The same human rights organizations accused some of the signatories of the declaration of practicing unfair detention. “If governments remain silent when their allies arbitrarily detain people, that undermines the fight against all forms of arbitrary detention,” said Kenneth Roth, executive director of Human Rights Watch. It singled out the United States for its continuing detention of prisoners at Guantanamo Bay, and Israel, which was accused of detaining hundreds of Palestinians on the basis of administrative detention orders without charge or trial.
Nonetheless, the number of signatories to the Canada-led declaration reflects a growing global frustration with authoritarian tactics and growing concern about what China’s rise to power might mean for the international system, the postwar period, and the institutions they supported for it. Mark Brantley, Saint Kitts and Nevis’ secretary of state, said the statement amounted to “the beginning of a growing defense alliance”.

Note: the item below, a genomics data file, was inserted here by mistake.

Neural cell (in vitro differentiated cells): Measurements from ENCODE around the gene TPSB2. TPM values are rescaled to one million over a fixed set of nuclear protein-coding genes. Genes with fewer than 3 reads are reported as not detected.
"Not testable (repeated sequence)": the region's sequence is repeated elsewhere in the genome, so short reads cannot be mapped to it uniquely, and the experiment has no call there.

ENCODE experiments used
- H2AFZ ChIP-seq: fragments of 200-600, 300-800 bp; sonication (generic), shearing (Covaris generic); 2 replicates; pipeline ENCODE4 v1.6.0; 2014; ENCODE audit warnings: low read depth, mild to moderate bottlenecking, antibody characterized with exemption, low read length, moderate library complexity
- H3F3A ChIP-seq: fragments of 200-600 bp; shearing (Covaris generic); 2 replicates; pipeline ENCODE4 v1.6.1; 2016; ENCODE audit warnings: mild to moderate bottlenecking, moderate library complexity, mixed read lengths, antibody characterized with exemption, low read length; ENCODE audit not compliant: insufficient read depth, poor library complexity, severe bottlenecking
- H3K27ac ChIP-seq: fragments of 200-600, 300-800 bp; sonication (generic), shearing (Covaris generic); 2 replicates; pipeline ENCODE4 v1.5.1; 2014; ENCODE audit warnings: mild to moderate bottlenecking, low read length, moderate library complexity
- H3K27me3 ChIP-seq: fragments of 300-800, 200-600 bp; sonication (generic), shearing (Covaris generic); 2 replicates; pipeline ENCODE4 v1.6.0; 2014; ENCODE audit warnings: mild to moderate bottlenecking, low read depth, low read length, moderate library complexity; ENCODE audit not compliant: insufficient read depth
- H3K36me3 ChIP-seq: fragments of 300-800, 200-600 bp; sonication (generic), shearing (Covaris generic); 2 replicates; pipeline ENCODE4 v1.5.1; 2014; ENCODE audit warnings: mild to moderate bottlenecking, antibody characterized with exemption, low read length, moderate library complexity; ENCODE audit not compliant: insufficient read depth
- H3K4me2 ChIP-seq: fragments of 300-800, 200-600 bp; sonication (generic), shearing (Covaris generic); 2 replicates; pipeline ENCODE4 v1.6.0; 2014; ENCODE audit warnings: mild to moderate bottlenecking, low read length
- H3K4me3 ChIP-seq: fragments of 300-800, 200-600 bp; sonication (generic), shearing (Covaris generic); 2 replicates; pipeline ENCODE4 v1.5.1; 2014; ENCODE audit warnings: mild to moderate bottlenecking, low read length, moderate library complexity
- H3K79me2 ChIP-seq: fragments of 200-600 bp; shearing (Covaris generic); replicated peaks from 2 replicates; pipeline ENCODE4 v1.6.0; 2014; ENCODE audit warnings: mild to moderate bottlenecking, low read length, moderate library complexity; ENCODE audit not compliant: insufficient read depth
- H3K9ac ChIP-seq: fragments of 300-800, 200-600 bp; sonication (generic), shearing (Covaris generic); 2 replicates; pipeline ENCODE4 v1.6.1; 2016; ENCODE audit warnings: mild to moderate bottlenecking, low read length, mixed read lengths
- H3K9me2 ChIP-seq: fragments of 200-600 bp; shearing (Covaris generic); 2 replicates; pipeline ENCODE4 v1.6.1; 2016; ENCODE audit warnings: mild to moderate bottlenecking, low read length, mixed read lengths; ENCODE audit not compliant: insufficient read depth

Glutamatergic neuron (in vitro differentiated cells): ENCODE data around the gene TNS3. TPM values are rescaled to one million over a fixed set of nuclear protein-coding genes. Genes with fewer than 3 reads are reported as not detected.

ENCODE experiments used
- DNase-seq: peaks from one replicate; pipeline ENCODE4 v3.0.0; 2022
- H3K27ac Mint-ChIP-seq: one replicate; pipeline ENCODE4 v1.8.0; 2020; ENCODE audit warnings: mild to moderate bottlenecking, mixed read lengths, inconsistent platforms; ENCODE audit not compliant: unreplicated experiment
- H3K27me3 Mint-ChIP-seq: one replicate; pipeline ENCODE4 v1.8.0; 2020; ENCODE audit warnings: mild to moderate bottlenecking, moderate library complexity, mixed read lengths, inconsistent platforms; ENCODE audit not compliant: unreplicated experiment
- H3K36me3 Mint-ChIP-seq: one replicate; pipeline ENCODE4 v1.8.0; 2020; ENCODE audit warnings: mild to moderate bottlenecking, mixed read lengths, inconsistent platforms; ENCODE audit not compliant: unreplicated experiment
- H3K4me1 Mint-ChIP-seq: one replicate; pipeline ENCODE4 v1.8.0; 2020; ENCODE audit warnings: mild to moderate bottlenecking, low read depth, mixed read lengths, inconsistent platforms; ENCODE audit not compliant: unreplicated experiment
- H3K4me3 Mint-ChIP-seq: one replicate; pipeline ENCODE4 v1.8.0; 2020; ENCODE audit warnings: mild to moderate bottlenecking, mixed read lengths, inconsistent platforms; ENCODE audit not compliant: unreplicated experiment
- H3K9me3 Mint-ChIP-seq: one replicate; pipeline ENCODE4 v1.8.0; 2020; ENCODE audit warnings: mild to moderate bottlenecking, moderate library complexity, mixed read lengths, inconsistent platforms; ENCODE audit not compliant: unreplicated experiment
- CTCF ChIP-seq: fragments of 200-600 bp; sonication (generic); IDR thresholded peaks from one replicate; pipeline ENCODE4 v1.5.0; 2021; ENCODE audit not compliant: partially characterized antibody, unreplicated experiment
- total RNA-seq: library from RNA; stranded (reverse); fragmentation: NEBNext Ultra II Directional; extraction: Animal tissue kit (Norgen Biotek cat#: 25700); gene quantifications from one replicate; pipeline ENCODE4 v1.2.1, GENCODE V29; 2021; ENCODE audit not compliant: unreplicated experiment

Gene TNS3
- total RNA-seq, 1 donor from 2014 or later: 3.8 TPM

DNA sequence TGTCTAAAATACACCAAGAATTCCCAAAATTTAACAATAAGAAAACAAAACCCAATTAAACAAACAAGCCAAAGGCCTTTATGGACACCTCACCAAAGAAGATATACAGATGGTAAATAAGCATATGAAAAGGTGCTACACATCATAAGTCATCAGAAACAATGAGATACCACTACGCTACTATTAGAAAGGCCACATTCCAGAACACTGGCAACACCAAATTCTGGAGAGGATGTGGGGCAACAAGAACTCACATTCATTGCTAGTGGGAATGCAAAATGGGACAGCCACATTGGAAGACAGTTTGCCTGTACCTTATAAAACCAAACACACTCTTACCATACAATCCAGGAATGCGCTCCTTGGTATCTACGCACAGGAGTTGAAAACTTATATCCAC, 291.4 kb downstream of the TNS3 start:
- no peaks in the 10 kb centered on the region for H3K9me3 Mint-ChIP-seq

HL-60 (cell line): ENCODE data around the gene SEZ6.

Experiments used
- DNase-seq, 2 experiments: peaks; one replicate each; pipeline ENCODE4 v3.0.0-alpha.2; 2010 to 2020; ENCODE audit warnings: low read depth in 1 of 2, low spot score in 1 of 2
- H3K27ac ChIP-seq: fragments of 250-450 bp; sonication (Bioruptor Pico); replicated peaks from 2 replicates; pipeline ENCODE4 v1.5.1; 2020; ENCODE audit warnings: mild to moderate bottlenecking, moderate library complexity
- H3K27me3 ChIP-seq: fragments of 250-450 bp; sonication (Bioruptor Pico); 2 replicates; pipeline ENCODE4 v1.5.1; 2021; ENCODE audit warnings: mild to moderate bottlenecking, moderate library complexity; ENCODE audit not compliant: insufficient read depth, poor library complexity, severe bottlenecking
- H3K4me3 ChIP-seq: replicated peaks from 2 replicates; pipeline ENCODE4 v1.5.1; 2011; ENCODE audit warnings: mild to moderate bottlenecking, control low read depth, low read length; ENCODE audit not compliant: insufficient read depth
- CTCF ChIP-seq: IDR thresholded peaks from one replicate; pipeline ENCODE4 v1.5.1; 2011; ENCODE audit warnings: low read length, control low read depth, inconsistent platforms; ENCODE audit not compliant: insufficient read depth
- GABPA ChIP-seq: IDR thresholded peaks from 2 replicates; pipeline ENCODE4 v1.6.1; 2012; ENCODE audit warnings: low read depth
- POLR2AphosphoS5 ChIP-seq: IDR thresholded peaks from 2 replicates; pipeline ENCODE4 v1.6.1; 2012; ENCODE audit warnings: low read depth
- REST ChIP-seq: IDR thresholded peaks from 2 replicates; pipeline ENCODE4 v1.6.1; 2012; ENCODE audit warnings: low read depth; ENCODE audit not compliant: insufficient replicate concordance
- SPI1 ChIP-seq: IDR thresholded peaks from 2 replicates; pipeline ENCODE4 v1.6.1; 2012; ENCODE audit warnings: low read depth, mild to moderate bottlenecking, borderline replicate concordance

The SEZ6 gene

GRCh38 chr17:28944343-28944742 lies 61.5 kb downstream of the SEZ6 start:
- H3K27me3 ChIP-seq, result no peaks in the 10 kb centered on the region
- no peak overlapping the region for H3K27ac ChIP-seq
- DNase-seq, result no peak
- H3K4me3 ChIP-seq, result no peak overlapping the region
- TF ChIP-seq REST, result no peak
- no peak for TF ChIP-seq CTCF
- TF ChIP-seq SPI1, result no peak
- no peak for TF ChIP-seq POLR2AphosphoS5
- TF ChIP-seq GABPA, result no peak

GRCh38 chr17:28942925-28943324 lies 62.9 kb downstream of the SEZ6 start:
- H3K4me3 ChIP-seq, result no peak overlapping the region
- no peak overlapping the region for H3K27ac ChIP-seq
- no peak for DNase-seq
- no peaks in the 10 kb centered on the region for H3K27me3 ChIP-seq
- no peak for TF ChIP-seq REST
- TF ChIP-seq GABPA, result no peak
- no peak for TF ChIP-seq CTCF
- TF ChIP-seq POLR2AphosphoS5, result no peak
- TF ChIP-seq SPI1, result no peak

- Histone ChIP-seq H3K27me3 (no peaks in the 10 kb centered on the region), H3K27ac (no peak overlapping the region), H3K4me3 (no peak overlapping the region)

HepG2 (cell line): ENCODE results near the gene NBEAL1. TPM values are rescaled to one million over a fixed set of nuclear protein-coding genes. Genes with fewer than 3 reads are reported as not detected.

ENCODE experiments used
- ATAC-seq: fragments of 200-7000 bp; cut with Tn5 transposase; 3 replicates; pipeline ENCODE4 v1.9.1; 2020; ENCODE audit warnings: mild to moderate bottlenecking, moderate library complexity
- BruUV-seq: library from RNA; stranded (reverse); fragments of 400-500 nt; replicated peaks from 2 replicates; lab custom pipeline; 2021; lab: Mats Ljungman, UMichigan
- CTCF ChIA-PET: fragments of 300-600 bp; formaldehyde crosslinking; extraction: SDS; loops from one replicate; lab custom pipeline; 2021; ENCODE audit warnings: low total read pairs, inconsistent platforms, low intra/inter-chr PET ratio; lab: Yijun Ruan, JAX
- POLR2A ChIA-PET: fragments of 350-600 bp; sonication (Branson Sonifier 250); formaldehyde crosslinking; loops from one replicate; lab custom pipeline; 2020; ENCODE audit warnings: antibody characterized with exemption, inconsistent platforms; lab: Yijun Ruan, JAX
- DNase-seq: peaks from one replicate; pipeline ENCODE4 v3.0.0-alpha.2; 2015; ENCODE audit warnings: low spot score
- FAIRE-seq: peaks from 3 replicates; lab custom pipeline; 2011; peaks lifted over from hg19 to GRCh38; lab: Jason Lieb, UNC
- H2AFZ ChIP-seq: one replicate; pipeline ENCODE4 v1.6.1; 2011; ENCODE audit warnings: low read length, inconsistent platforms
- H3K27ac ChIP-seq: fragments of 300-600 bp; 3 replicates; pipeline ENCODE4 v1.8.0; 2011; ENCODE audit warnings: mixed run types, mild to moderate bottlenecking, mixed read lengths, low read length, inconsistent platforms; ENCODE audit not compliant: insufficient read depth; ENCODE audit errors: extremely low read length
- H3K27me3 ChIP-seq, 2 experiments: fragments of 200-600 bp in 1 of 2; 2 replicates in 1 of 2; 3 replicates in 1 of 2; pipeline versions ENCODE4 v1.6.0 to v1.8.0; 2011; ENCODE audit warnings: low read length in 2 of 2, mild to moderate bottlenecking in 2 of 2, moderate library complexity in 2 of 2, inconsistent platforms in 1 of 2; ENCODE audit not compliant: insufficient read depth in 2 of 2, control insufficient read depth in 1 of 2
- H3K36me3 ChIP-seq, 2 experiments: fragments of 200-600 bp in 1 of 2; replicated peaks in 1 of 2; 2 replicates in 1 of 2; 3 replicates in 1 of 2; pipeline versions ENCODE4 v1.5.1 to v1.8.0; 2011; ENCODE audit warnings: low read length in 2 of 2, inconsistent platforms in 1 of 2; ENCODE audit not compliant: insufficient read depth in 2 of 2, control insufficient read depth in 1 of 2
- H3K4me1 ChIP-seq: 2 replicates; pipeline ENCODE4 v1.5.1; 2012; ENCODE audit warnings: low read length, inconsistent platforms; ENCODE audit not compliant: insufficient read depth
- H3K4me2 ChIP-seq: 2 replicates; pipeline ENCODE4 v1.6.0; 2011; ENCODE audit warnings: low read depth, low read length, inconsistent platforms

Small states “depend on the rule of international law. Therefore, any effort that upholds international law and promotes international standards is another welcome level of protection, “said E. Paul Chet Green, Minister of Foreign Affairs of Antigua and Barbuda.
Foreign Minister Maris Payne said Australia, which has also accused China of taking its own citizens hostage, intends to “work with our international partners to counter this harmful activity.” However, Czech Foreign Minister Tomas Petricc warned that “for this initiative to succeed, we need as many signatories as possible.”
Among the most vocal supporters of the declaration are the countries in conflict with Russia. “We believe that a lot can be done in this area through cooperation between states, so that our citizens are free from such chaos,” said David Zalkaliani, Georgia’s foreign minister. He accused Russia of using arbitrary detention as a “tool of instability”.
Dmytro Kulepa, Ukraine’s Deputy Prime Minister for European and Euro-Atlantic integration, said that Russia has arrested and imprisoned about 100 Ukrainians for political reasons. To make the change, he said, “We have to unite and talk out loud.”